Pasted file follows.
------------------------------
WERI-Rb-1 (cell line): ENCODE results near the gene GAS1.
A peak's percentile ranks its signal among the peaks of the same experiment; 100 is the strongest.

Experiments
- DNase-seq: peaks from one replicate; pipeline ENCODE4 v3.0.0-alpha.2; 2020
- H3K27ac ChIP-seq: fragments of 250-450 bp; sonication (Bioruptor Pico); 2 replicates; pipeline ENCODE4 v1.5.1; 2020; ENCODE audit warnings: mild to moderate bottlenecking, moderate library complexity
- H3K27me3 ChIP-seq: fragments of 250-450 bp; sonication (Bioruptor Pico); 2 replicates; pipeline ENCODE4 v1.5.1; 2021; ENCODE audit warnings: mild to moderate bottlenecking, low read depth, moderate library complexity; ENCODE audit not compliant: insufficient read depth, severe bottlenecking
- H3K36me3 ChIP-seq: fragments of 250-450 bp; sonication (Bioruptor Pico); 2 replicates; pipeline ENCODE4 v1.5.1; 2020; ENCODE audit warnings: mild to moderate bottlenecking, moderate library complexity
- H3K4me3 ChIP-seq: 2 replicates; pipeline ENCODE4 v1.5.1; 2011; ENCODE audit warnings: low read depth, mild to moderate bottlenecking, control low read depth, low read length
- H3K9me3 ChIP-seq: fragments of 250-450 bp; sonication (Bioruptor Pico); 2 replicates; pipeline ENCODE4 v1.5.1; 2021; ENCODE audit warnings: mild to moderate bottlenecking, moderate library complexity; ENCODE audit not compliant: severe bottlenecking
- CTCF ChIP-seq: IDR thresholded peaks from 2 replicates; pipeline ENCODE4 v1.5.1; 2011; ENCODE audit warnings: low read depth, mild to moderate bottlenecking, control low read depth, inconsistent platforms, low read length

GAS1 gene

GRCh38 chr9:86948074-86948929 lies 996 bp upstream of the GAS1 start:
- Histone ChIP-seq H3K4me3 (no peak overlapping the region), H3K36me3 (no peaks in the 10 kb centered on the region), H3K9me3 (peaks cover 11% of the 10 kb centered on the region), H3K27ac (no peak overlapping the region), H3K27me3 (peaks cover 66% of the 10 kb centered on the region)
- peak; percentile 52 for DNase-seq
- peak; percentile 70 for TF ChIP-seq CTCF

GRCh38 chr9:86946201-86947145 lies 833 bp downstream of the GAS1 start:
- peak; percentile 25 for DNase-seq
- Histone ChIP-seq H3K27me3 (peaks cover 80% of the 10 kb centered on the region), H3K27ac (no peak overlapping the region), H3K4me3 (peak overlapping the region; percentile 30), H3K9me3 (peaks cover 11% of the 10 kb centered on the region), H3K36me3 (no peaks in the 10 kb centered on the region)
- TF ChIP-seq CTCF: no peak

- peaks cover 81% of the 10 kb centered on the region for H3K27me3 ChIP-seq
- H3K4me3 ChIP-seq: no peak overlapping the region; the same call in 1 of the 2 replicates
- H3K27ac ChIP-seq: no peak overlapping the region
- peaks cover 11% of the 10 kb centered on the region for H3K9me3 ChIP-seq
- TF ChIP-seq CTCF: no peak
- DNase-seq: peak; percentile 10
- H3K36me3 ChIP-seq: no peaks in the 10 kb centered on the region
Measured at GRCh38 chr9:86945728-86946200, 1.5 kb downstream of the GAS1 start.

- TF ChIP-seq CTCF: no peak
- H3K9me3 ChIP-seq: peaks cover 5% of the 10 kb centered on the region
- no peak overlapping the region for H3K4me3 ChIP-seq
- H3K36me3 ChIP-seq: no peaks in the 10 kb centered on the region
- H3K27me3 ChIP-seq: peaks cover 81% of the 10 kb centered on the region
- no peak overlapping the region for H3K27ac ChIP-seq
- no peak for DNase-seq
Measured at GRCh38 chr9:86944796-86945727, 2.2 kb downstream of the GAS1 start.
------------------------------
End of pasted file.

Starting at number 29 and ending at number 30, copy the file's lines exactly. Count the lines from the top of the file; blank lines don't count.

- H3K9me3 ChIP-seq: peaks cover 5% of the 10 kb centered on the region
- no peak overlapping the region for H3K4me3 ChIP-seq